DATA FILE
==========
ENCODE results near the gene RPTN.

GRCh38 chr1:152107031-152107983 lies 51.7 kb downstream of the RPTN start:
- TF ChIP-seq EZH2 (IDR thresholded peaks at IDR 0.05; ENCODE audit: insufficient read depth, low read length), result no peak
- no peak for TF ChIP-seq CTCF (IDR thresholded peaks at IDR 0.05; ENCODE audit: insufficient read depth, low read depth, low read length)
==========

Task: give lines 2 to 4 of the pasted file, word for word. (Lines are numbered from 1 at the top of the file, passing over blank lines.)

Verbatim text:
GRCh38 chr1:152107031-152107983 lies 51.7 kb downstream of the RPTN start:
- TF ChIP-seq EZH2 (IDR thresholded peaks at IDR 0.05; ENCODE audit: insufficient read depth, low read length), result no peak
- no peak for TF ChIP-seq CTCF (IDR thresholded peaks at IDR 0.05; ENCODE audit: insufficient read depth, low read depth, low read length)